On Sunday, the Sudanese security agents confiscated the print run of EL Asyad daily sports newspaper and suspended publication for an indefinite period.
The Sudanese Press Human Rights Organisation (JAHR) reports in a statement that the National Intelligence and Security Service (NISS) confiscated the paper from the printing press, which rarely happens against sports newspapers. EL Asyad daily is affiliated to El Hilal football club.
The statement terms “the prior censorship of newspapers” as “retroactive punishment”.
JAHR press sources said that the reason for confiscation was an article in the newspaper criticising the Governor of Khartoum State, Abdel Rahim Mohammed Hussein. The article “threatened to disclose his corruption related to the collapse of the El Ribat University building during his tenure as Interior Minister in June 2005.
As reported by Radio Dabanga last week, JAHR reacted to the confiscation of copies of Akhir Lahza, describing it as a “punitive and disciplinary security measure” against the newspapers for publishing unwanted reports. “It is aimed at inflicting political, economic and moral losses on the newspapers and to force them to exercise self-censorship.”
War against the press
Last week, Sudan’s First Vice-President, Bakri Hassan Saleh, said that “the Sudanese press is living in a state of clinical death” because of falling readership and circulation.
The Sudanese Journalists Network responded in a statement that the Sudanese press is experiencing the most challenging time in its history under the current regime.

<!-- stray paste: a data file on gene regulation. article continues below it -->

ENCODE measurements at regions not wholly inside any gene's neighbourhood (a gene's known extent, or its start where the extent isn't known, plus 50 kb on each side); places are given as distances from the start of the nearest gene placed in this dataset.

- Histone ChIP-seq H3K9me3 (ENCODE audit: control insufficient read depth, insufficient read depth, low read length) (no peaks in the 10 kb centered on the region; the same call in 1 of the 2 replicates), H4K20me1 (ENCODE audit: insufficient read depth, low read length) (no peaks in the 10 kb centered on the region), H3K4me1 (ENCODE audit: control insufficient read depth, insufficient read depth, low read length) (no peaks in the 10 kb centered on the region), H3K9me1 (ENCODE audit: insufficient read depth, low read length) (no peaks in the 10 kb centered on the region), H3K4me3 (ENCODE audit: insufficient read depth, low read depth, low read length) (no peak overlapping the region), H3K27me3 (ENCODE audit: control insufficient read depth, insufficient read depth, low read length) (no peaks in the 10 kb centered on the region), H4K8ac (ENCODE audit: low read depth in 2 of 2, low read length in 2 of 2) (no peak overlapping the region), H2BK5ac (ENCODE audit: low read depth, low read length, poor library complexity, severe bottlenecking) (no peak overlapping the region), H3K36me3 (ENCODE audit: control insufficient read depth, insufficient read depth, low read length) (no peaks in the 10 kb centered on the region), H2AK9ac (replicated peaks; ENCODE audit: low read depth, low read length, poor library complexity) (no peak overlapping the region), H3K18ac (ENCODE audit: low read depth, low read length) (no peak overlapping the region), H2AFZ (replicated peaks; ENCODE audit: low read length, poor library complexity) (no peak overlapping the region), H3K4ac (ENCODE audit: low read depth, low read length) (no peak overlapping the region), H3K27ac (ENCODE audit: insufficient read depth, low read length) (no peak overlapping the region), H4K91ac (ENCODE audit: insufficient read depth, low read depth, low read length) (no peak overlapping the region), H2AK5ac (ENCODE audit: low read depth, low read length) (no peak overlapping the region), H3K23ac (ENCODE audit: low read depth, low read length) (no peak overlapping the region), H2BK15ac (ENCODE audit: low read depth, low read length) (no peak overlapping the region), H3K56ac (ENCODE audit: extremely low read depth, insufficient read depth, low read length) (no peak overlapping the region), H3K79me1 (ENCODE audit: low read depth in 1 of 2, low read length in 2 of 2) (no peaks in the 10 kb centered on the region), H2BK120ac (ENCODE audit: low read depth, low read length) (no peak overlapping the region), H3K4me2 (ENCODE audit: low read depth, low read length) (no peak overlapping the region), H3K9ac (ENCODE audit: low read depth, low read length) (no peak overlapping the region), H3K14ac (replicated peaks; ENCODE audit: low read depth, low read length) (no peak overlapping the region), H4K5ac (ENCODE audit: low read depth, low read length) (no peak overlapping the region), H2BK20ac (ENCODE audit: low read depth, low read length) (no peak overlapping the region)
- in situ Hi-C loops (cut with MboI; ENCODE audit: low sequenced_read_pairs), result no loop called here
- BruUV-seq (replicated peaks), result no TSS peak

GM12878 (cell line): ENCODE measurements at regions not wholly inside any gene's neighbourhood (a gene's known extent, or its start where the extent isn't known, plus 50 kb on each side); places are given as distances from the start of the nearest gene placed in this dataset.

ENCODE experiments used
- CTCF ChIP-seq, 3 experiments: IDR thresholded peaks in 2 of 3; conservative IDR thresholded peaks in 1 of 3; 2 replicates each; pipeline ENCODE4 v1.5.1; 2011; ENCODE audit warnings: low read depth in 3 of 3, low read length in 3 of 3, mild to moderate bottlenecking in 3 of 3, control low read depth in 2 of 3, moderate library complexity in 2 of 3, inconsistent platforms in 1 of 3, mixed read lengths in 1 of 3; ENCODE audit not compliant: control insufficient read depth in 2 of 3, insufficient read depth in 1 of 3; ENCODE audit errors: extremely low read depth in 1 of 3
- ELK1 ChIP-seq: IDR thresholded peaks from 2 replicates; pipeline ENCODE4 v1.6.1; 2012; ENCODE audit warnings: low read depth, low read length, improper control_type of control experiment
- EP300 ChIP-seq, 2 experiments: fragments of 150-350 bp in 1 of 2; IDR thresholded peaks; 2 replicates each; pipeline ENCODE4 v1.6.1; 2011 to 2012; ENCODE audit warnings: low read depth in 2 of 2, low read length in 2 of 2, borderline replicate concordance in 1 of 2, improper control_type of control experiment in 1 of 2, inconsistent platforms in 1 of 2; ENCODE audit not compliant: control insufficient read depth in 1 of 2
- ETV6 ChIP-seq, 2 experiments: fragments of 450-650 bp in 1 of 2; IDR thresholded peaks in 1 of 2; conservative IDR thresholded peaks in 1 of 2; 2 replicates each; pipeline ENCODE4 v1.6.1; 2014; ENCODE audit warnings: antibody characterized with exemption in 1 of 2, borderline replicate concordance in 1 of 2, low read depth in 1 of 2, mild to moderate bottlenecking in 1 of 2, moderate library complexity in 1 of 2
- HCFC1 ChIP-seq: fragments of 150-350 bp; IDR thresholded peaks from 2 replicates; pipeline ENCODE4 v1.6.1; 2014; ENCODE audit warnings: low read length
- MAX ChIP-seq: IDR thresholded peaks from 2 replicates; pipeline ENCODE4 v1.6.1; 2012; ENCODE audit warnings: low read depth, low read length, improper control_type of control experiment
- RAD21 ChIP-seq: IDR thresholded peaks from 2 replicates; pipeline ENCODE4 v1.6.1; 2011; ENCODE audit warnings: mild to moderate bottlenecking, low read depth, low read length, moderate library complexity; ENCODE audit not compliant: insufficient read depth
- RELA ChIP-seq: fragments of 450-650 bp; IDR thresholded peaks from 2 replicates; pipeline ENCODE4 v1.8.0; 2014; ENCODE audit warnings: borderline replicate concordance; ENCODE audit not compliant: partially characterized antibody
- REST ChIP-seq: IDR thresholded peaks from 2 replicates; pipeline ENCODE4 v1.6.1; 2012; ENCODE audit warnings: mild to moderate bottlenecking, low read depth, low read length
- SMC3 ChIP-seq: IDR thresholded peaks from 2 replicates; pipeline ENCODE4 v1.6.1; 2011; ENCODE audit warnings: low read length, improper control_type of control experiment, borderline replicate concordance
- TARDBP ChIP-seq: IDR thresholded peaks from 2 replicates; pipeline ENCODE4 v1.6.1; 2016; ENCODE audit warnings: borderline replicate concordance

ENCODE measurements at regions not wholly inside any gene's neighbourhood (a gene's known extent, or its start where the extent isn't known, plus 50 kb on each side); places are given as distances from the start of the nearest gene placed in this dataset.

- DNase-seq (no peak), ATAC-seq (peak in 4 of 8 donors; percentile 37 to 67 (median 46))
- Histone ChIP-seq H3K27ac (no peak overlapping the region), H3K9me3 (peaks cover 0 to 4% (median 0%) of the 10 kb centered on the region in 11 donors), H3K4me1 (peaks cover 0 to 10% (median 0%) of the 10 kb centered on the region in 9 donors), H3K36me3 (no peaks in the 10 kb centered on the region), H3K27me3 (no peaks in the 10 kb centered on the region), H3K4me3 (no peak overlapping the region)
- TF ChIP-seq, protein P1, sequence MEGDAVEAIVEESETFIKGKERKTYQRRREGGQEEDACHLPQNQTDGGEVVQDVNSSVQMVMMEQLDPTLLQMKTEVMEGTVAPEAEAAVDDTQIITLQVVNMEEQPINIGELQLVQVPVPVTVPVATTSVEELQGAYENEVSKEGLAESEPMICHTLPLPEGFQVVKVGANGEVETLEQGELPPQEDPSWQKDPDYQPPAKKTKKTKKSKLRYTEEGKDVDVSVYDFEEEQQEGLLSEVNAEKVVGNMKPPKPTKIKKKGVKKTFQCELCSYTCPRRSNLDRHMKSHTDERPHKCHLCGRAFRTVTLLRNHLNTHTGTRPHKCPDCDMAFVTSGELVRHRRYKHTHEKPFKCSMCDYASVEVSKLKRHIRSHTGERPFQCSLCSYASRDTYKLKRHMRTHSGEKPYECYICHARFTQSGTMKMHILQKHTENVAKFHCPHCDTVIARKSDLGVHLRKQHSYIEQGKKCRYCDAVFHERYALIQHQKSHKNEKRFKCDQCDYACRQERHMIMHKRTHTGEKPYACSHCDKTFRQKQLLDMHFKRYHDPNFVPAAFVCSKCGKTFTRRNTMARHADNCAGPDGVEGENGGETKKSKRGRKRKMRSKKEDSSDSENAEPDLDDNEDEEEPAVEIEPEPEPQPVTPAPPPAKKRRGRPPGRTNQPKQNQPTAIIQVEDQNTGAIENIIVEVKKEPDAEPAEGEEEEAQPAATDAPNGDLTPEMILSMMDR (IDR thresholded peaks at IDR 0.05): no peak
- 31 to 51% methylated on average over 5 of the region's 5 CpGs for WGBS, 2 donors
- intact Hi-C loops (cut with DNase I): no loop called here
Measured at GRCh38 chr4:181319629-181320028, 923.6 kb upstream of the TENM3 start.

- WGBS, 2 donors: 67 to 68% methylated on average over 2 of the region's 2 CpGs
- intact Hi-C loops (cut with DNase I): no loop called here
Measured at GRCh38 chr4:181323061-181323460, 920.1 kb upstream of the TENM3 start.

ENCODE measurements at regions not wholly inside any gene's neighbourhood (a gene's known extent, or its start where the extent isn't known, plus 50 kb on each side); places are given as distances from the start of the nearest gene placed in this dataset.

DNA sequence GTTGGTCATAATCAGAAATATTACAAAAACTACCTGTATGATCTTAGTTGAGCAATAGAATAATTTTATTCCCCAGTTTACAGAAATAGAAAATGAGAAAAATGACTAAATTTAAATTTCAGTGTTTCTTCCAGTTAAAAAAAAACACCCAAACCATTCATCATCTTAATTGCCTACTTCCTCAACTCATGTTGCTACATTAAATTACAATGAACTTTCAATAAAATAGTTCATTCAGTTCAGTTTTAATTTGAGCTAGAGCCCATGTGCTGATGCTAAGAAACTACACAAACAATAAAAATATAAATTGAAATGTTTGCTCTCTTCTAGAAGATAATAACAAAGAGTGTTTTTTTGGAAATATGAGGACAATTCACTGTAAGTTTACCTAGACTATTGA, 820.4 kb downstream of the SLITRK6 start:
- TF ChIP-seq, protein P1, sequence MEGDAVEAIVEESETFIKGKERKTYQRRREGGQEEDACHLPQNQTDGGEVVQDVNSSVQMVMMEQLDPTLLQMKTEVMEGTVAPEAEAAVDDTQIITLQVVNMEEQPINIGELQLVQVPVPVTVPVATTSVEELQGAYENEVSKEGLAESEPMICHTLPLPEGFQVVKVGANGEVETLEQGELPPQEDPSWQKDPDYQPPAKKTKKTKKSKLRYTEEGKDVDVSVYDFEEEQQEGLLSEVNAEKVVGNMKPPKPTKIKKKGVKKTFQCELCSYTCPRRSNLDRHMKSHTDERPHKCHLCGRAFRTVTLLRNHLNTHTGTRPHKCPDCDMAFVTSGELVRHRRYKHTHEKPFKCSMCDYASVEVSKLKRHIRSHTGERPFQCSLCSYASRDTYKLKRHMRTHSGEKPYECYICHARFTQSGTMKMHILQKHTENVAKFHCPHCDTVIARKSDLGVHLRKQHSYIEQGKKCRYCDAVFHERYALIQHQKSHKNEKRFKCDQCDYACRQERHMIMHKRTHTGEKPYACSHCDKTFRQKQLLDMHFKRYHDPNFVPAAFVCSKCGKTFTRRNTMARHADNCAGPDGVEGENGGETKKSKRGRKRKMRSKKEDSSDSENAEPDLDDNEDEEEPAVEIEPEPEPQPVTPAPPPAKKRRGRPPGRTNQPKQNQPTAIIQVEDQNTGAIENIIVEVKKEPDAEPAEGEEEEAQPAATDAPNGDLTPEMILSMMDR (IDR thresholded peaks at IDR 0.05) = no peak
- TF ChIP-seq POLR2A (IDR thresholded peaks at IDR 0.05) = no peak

“In its fierce war against the press, the regime has used all kinds of weapons and tactics to subdue the press, including confiscation of newspapers, the security ban on writing by journalists, intervention in the press, along with exploiting some of the laws to persecute and intimidate journalists via the parliamentary and judicial measures: to break the steadfastness of the journalists and humiliate them.”
The network described the new draft of the Press Act, which is secretly being prepared by the regime, as “the worst in the modern history of Sudan”.
The network said that it would “not stand idly by regarding about the conspiracy against the press and will always be at the forefront of defending a free and responsible press without the interference of the authority or control of Khartoum, so that it can play its proper role in the country and for society”.
The NISS imposes severe restrictions on press freedom and publication and dissemination of information, along with pre-publication censorship. Sudan tops the world's list of violators of press freedom, according to Reporters Without Borders.